For years, I have been writing about the continuing efforts of legislators and others to reform the Massachusetts trade secret and non-compete law (see, e.g., my previous blog posts here and here). In this legislative session, Governor Patrick surprised many by submitting a bill that would, with some exceptions, make non-competes unenforceable in Massachusetts (much like the law in California), in an effort to encourage spin-offs, primarily in the high tech area, to compete more effectively with competitors in other states. There was also an effort for Massachusetts to adapt the Uniform Trade Secrets Act (“UTSA”), a federal law adopted by 48 other states. (Only New York and Massachusetts have not adopted the UTSA). There were also “compromise” bills that sought to codify the non-compete law in Massachusetts in many ways, including: a) banning the use of non-competes for non-exempt workers; b) requiring advance notice and consideration for those who are required to sign a non-compete after starting employment; and c) creating presumptions addressing the reasonableness of the duration of the non-compete obligation and the scope of the activities that would be prohibited.

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Massachusetts Law Requires Employers to Provide Leave to Victims of Domestic Violence

On August 8, 2014, the Governor of Massachusetts signed into law An Act Relative to Domestic Violence (the “ARDV”). The ARDV requires all employers with 50 or more employees to provide up to 15 days of unpaid leave in any 12-month period to employees impacted by domestic violence. Covered employers must notify employees of their rights.

An employee may be eligible for ARDV leave if the employee or a family member is a victim of abusive behavior, including domestic violence, stalking, sexual assault, and kidnapping. ARDV leave must be directly related to the abuse, such as for purposes of seeking medical attention, counselling, or legal assistance; obtaining a protective order from a court; or attending a child custody proceeding. The Act provides details as to notice and documentation requirements. More…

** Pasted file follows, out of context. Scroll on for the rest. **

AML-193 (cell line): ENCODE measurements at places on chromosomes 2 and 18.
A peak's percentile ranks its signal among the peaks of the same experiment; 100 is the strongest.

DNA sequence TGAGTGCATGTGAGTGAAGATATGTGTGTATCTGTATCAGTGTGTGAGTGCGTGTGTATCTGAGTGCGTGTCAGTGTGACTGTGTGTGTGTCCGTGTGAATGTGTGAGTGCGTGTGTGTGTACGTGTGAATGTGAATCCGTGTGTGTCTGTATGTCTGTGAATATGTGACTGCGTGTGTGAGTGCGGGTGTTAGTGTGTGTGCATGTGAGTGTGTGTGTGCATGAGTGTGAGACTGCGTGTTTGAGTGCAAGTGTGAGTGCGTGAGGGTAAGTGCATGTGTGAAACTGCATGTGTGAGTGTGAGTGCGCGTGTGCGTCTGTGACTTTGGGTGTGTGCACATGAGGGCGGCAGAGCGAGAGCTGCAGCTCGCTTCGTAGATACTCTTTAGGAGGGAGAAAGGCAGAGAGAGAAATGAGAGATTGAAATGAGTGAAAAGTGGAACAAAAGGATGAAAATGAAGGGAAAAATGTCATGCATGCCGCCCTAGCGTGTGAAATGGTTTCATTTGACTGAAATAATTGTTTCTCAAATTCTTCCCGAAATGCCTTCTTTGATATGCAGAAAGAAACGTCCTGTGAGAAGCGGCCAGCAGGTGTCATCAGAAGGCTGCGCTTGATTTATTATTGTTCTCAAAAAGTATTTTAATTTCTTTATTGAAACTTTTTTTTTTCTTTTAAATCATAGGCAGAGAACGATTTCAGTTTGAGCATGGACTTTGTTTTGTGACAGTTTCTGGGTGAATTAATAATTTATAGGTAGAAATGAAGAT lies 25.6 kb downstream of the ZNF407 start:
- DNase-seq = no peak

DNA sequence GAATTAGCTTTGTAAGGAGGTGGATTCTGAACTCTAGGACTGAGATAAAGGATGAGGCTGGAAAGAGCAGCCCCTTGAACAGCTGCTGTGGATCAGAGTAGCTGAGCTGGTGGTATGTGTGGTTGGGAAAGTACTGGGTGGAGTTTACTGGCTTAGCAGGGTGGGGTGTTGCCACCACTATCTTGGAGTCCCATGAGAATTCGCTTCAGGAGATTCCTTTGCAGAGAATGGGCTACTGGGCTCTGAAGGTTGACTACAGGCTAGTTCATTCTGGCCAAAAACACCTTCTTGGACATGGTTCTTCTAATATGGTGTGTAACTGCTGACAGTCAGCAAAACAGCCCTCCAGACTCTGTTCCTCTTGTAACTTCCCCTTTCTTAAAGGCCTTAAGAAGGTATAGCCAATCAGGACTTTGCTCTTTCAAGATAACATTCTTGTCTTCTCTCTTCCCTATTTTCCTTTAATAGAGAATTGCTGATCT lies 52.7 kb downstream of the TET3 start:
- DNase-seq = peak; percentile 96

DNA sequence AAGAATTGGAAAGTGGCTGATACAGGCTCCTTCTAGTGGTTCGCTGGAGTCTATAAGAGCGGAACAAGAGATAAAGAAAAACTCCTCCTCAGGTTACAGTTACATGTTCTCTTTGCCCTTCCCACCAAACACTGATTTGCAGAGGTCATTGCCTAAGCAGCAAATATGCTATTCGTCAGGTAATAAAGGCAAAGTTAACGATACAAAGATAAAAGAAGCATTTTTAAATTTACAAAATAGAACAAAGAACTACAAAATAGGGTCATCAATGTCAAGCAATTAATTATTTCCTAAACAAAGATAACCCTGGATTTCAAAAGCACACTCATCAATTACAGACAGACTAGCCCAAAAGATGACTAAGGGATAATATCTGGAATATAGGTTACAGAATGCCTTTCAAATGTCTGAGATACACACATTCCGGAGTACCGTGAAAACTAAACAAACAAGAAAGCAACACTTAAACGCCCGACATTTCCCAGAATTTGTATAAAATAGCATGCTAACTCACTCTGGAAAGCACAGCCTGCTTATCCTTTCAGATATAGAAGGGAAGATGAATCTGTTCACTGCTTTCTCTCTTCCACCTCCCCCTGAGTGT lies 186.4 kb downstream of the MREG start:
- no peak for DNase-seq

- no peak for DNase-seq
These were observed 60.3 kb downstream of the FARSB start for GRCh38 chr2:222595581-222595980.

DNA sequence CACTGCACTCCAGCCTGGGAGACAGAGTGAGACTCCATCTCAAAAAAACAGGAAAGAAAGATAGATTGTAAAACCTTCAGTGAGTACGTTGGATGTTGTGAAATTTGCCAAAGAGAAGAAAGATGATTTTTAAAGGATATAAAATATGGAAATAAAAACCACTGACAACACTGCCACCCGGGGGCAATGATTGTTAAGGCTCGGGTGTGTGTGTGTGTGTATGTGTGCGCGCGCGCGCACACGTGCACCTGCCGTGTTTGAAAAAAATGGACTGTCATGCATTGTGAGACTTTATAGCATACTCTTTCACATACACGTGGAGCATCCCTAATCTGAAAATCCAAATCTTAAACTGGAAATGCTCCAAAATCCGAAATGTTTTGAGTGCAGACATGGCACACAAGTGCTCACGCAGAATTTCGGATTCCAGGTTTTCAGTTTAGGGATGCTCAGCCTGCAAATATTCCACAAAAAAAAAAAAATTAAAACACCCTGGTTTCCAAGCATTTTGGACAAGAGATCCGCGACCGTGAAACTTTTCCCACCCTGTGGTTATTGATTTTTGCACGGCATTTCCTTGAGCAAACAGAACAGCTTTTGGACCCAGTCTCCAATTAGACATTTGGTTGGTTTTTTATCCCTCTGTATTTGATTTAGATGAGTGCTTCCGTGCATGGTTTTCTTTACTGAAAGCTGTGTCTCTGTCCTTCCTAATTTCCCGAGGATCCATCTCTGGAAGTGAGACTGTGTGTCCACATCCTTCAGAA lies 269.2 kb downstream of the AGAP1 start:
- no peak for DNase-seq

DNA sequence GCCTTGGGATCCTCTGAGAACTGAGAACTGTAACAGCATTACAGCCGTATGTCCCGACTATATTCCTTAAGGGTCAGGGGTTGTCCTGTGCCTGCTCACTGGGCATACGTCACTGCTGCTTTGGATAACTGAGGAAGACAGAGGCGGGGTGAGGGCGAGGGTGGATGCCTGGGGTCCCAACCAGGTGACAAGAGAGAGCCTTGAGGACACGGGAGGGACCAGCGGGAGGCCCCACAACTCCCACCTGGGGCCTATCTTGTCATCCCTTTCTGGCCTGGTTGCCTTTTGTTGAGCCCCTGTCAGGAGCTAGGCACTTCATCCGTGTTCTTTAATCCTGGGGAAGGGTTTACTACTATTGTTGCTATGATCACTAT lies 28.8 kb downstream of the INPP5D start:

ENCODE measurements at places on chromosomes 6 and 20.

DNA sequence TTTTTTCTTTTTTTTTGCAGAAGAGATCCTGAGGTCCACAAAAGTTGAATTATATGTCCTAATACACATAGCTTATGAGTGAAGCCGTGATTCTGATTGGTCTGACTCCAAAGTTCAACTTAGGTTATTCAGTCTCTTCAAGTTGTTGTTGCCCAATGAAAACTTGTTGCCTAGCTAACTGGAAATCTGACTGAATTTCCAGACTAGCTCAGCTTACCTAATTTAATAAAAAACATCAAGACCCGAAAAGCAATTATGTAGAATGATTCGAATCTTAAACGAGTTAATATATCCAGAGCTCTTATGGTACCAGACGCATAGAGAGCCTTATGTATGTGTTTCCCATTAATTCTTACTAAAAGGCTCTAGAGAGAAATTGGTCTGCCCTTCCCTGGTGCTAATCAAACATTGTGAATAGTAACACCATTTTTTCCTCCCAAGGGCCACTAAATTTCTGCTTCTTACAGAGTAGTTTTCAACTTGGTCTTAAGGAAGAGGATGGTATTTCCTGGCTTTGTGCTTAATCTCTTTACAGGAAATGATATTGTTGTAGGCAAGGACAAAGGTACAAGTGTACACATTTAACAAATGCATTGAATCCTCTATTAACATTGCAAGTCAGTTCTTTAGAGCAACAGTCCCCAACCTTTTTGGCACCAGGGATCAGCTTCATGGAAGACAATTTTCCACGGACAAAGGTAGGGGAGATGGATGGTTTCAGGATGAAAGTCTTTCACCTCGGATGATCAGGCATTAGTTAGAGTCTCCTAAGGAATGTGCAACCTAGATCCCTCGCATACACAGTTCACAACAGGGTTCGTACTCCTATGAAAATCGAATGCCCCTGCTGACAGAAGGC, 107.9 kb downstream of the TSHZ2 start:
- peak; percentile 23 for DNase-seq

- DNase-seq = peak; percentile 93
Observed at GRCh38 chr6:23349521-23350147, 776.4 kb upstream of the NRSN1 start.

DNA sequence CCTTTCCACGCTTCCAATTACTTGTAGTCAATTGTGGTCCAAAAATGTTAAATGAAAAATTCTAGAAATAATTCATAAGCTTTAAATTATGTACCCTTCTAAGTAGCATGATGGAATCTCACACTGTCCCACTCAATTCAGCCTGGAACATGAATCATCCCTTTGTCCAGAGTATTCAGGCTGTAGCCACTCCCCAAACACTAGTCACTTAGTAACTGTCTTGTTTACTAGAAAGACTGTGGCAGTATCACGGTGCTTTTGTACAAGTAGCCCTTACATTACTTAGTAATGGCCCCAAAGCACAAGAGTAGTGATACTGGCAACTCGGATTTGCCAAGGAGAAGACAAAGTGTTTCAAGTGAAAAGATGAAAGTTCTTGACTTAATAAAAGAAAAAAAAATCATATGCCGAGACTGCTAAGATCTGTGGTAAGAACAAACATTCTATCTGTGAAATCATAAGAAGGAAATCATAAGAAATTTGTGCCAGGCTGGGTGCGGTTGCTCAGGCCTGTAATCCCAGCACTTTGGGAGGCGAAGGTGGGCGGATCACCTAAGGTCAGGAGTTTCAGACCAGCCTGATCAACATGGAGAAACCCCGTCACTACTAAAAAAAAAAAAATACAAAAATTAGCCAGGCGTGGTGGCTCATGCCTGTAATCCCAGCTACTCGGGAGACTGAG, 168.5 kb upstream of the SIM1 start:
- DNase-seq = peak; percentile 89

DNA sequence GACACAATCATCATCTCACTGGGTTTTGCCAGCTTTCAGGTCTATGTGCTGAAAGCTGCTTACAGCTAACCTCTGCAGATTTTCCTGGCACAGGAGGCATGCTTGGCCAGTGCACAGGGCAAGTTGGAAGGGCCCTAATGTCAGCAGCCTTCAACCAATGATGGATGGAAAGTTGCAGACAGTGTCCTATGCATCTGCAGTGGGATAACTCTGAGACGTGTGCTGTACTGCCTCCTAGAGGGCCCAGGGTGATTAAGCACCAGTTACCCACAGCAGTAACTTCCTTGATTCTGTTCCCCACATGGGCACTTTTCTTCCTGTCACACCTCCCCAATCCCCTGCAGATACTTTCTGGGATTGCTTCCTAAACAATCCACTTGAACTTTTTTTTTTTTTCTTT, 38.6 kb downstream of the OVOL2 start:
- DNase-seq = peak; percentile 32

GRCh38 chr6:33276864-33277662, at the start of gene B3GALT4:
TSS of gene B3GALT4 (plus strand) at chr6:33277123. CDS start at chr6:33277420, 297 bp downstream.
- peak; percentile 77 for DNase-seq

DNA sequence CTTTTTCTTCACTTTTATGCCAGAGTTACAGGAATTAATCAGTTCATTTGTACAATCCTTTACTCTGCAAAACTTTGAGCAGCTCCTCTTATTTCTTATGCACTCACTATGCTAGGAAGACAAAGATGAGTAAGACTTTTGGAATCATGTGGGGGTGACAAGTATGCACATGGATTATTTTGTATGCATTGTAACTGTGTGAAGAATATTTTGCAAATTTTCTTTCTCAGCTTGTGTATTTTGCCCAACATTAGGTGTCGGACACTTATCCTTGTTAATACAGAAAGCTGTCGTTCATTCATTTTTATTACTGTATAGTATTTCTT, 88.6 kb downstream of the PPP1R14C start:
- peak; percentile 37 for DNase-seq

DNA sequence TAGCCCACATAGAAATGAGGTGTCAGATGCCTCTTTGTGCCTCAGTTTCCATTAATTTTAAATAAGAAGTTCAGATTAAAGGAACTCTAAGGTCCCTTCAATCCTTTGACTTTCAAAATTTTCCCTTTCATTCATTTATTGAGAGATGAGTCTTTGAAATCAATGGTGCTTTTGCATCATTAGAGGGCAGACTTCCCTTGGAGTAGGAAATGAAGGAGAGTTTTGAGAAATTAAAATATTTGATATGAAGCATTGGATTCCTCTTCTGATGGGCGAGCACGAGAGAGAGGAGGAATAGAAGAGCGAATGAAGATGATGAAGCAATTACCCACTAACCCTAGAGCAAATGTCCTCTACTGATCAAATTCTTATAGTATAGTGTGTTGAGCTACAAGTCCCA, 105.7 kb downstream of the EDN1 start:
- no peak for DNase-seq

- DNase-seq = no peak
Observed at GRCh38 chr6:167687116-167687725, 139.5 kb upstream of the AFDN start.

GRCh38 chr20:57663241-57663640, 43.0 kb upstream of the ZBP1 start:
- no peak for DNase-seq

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London’s soaring retail property fortunes

This article is taken from the latest edition of Fladgate’s Fashion Update. Please email the marketing team on marketing@fladgate.com to be added to the mailing list for future updates.

It is fair to say that the UK high street has taken a bit of a battering over the past few years. It has been reported that one in six shops across the UK lies empty. A number of household names have vanished and demand for the resulting vacant premises has been low. More…

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CJEU Advocate General Opinion on Obesity as a Ground of Discrimination

The Court of Justice of the European Union (CJEU) has recently considered the issue of whether or not European equality law protects people from discrimination on the grounds of their weight. In the Case C-354/13 Karsten Kaltoft v Kommunernes Landsforening, acting on behalf of the Municipality of Billund, a Danish child minder argued he had been the victim of unlawful discrimination after he was allegedly fired for being overweight. His employers argued that Mr Kaltoft, who weighed around 160kg, was unable to perform basic tasks which were expected in his job, such as tying the laces of the children in his care.

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McDonald Hopkins Government Strategies: This Week in Washington — August 22, 2014

Some House Republicans—hopeful their party will take over the Senate majority—are now privately hedging on whether they should go along in September with passage of a continuing resolution (CR) that would expire in December, rather than some later date in 2015. If pushed into next year, the GOP then might control both chambers and Democrats would have less leverage in passing a new budget bill.

The House is scheduled to return to session on Sept. 8 for 10 days of legislative work next month and two days in October, when they then break for good until after the election. Senate Majority Leader Harry Reid (D-NV) has said senators will be in session through Sept. 23, but will also be working on the weekends.